Caring Dads is not a parenting course but is designed to meet the needs of fathers who have been abusive to their children’s mother, through the lens of being a “caring” dad.
The goals of a Caring Dad’s group are to improve fathers’ relationship with their child and family, and to help them to better understand children’s development and needs.
Fathers are eligible if they have been physically or emotionally abusive towards their children’s mother, or if they have separated, but continue to have a hostile relationship with the children’s mother.
The course is suitable for medium to high-risk perpetrators.
The father must have regular contact with their child/children.
The father must have a willingness to undertake the course and consent must be gained by the social worker to make a referral.
The father does not have to be the child’s biological father, can be a stepfather.
Importantly, the children must be open to Social Care and the case cannot close while the father is participating in the course.
The mothers’(victims) agreement is sought as part of the assessment for suitability.
For any enquiries about courses or eligibility please contact
The New Beginnings programme is a 24-week trauma and attachment-informed course designed to support parents whose children are subject to child protection measures.
The parent will attend group work every week with other parents. These are restorative sessions which offer support and challenge. We explore trauma, trauma triggers, trust, shame, communication styles and skills, blame shifting, taking responsibility and how to regulate intense emotions.
The parent will receive 1-2-1 support from a key worker who visits them at their home. An adult attachment interview is conducted and coded to identify what attachment strategy the parent uses. The key worker will then work alongside the parent to create a timeline of key events in their past and explore the impact. These conversations lead to insight about how the parent manages their thoughts and feelings, especially in the context of relationships with their children and with professionals.
Video Interaction Guidance is provided. Video Interaction Guidance (VIG) is a strengths-based, brief intervention that promotes attunement, sensitivity, and mentalization in the parent-child relationship.
QbChecks can be conducted to confirm if the parent is displaying ADHD traits. If confirmed, New Beginnings will support the client to seek further assessment.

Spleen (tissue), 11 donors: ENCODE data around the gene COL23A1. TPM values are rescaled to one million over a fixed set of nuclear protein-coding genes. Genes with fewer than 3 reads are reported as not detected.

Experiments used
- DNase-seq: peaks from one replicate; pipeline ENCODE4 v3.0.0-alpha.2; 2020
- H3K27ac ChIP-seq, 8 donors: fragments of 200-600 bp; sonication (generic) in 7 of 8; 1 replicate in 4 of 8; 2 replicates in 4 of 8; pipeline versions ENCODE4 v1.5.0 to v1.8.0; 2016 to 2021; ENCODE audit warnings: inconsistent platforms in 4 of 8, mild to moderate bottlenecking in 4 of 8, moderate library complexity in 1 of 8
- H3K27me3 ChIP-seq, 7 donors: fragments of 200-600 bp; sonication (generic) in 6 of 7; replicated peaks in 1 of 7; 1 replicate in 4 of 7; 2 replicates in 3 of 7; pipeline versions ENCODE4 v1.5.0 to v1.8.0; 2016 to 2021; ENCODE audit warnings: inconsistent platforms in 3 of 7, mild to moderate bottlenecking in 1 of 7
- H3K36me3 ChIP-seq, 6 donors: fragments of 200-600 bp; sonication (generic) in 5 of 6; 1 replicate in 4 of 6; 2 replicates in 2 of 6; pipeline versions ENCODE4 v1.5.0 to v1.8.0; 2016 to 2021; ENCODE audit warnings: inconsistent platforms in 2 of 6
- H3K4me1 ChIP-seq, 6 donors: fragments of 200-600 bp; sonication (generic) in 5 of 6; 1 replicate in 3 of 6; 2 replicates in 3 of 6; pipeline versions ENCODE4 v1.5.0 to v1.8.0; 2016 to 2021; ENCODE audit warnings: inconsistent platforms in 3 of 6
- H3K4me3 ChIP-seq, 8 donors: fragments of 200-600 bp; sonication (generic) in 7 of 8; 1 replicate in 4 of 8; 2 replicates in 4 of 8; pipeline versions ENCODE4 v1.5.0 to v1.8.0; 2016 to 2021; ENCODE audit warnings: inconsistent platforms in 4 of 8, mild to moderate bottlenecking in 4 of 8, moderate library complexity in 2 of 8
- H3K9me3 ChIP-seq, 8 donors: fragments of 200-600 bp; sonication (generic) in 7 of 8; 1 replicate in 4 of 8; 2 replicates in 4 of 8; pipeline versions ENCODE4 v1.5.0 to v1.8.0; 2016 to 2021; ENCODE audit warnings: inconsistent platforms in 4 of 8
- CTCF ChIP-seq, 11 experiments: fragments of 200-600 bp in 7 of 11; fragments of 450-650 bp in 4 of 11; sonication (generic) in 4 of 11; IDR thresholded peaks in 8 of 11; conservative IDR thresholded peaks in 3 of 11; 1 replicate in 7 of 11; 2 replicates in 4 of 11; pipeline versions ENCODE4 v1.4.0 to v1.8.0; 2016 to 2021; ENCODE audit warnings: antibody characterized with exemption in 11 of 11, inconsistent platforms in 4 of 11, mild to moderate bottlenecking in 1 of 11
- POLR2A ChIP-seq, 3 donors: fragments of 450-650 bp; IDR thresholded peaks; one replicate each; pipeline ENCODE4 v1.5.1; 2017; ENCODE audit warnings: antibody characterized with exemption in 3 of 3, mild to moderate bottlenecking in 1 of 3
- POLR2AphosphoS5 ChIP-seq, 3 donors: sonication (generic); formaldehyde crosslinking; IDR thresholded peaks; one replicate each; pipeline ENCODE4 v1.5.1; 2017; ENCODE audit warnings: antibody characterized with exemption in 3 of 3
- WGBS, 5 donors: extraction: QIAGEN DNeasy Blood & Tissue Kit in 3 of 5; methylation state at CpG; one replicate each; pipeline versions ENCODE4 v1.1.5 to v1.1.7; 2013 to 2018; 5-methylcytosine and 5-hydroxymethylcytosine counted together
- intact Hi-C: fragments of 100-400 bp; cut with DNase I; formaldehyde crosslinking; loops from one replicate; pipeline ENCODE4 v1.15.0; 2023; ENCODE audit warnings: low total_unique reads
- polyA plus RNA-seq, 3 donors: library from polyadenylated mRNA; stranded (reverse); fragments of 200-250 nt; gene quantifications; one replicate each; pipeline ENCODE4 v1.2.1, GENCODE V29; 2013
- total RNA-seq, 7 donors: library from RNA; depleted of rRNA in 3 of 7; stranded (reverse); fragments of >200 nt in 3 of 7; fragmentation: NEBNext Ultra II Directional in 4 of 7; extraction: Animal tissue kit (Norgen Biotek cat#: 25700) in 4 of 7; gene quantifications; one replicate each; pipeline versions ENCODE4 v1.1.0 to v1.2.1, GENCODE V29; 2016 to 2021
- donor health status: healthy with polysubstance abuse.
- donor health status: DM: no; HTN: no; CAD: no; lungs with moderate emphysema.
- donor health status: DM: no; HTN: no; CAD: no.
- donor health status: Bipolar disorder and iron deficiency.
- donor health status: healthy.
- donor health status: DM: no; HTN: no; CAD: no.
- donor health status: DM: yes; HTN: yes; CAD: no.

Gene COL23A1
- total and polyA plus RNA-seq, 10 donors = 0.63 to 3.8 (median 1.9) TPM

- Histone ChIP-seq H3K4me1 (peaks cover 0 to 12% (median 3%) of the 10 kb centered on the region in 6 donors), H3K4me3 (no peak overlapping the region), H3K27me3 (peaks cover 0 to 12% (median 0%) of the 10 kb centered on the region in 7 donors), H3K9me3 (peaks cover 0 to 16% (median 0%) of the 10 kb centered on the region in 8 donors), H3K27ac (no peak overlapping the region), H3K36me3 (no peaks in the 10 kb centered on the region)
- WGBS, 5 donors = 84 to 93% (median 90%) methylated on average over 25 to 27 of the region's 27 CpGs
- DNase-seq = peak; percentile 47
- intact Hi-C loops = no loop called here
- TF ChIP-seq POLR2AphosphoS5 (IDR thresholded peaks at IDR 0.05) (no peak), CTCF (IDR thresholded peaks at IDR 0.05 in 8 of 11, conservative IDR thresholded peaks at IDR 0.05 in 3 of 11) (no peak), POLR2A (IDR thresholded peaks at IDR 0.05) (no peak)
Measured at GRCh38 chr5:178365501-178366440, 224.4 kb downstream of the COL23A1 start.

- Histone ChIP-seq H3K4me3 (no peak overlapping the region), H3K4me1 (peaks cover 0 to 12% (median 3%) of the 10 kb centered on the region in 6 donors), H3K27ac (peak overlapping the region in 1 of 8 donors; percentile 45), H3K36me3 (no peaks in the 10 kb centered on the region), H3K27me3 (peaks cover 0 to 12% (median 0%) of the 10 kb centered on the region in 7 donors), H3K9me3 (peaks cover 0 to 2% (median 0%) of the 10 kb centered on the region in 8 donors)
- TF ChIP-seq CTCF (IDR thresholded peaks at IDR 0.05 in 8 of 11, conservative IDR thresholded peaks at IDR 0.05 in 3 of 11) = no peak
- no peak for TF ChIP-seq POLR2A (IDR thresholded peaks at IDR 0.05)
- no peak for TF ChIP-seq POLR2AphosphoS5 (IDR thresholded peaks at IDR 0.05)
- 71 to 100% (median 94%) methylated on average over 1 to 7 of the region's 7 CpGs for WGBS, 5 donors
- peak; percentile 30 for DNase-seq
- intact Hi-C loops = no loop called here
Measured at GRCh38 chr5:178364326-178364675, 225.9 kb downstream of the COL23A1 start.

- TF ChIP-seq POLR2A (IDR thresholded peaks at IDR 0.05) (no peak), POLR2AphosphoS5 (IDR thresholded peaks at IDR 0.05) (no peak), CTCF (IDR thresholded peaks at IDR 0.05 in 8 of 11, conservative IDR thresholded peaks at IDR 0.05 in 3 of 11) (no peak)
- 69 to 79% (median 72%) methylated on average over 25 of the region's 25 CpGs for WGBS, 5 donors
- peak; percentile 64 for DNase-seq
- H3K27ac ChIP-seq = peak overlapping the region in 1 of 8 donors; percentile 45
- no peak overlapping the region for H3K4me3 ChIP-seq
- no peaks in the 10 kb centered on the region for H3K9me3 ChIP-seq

Parents are very welcome to attend our SMART Recovery group where addiction is a concern. SMART (Self-Management and Recovery Training) is a programme that provides training and tools for people who want to change their problematic behaviour, including addiction to drugs, alcohol, cigarettes, gambling, food, shopping, Internet, and others.
The parent’s key worker attends all child protection meetings and provides updates regarding the parent’s progress.
Post-programme support is provided following completion of the course. We have a dedicated post-programme support worker who facilitates a post-programme group each week.
‘Life Laundry’ is a dialectical behaviour therapy-informed workshop particularly helpful for parents struggling with emotion regulation. This is open to parents who have completed the programme.
Should you have any further questions and want to know more about the referral process please contact email@example.com. The website provides further information also. In addition, the New Beginnings podcast is now available, discussing developments in our practice. For example, Lisa Wyche our Programme Facilitator is the mastermind behind our adaptation of timelines. She is interviewed here and discusses what they are, how they work and the impact she’s seen personally with our parents.
The Lotus Hub is a specialist service for ethnically minoritized women experiencing gender-based violence within the Greater Manchester area. We support women (18+) who are at risk of or affected by gendered violence including but not limited to domestic abuse, forced marriage, honour-based abuse, female genital mutilation, and domestic servitude. We support women regardless of their immigration status and specifically provide support to women who don’t have access to public funds (NRPF).
The Lotus Hub runs a specialist helpline for both professionals and women to contact.
The helpline (Mon – Fri; 10 am – 3 pm) and can be contacted on
Professionals are also able to contact the Lotus Hub via our email: